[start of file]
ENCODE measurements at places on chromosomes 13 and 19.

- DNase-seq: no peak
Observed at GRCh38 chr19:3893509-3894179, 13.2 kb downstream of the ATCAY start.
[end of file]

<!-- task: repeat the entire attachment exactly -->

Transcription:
ENCODE measurements at places on chromosomes 13 and 19.

- DNase-seq: no peak
Observed at GRCh38 chr19:3893509-3894179, 13.2 kb downstream of the ATCAY start.